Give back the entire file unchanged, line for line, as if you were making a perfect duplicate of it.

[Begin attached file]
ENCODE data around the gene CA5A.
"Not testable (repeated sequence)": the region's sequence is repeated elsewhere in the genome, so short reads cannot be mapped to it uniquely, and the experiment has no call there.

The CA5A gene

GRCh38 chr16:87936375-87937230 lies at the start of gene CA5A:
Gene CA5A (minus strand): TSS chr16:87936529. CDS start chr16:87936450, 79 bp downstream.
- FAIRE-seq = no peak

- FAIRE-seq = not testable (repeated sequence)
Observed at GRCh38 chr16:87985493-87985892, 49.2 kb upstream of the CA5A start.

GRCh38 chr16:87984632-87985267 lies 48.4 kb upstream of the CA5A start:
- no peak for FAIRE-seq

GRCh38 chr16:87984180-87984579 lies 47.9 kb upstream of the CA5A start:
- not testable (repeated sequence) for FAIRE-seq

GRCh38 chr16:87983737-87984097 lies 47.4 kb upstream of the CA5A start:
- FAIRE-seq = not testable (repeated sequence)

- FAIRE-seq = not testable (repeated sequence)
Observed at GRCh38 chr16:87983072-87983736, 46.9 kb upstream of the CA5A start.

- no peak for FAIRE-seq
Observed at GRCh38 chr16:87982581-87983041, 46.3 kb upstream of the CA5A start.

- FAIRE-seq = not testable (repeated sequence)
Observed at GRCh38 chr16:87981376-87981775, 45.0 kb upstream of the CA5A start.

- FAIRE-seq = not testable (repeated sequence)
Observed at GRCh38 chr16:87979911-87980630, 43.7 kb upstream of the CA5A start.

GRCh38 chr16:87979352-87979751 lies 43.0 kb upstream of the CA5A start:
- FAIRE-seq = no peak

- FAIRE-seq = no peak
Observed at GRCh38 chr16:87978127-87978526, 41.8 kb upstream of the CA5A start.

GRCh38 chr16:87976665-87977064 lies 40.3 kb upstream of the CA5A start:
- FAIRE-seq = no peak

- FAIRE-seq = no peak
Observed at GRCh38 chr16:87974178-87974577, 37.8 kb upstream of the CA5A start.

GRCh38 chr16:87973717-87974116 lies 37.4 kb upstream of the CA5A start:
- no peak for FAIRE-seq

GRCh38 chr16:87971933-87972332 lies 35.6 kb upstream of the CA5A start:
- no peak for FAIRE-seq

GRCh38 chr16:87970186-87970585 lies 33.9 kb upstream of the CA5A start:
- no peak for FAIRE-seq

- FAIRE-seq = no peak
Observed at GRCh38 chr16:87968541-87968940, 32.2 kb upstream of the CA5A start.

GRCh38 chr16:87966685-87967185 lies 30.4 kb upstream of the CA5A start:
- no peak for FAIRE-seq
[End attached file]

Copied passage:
ENCODE data around the gene CA5A.
"Not testable (repeated sequence)": the region's sequence is repeated elsewhere in the genome, so short reads cannot be mapped to it uniquely, and the experiment has no call there.

The CA5A gene

GRCh38 chr16:87936375-87937230 lies at the start of gene CA5A:
Gene CA5A (minus strand): TSS chr16:87936529. CDS start chr16:87936450, 79 bp downstream.
- FAIRE-seq = no peak

- FAIRE-seq = not testable (repeated sequence)
Observed at GRCh38 chr16:87985493-87985892, 49.2 kb upstream of the CA5A start.

GRCh38 chr16:87984632-87985267 lies 48.4 kb upstream of the CA5A start:
- no peak for FAIRE-seq

GRCh38 chr16:87984180-87984579 lies 47.9 kb upstream of the CA5A start:
- not testable (repeated sequence) for FAIRE-seq

GRCh38 chr16:87983737-87984097 lies 47.4 kb upstream of the CA5A start:
- FAIRE-seq = not testable (repeated sequence)

- FAIRE-seq = not testable (repeated sequence)
Observed at GRCh38 chr16:87983072-87983736, 46.9 kb upstream of the CA5A start.

- no peak for FAIRE-seq
Observed at GRCh38 chr16:87982581-87983041, 46.3 kb upstream of the CA5A start.

- FAIRE-seq = not testable (repeated sequence)
Observed at GRCh38 chr16:87981376-87981775, 45.0 kb upstream of the CA5A start.

- FAIRE-seq = not testable (repeated sequence)
Observed at GRCh38 chr16:87979911-87980630, 43.7 kb upstream of the CA5A start.

GRCh38 chr16:87979352-87979751 lies 43.0 kb upstream of the CA5A start:
- FAIRE-seq = no peak

- FAIRE-seq = no peak
Observed at GRCh38 chr16:87978127-87978526, 41.8 kb upstream of the CA5A start.

GRCh38 chr16:87976665-87977064 lies 40.3 kb upstream of the CA5A start:
- FAIRE-seq = no peak

- FAIRE-seq = no peak
Observed at GRCh38 chr16:87974178-87974577, 37.8 kb upstream of the CA5A start.

GRCh38 chr16:87973717-87974116 lies 37.4 kb upstream of the CA5A start:
- no peak for FAIRE-seq

GRCh38 chr16:87971933-87972332 lies 35.6 kb upstream of the CA5A start:
- no peak for FAIRE-seq

GRCh38 chr16:87970186-87970585 lies 33.9 kb upstream of the CA5A start:
- no peak for FAIRE-seq

- FAIRE-seq = no peak
Observed at GRCh38 chr16:87968541-87968940, 32.2 kb upstream of the CA5A start.

GRCh38 chr16:87966685-87967185 lies 30.4 kb upstream of the CA5A start:
- no peak for FAIRE-seq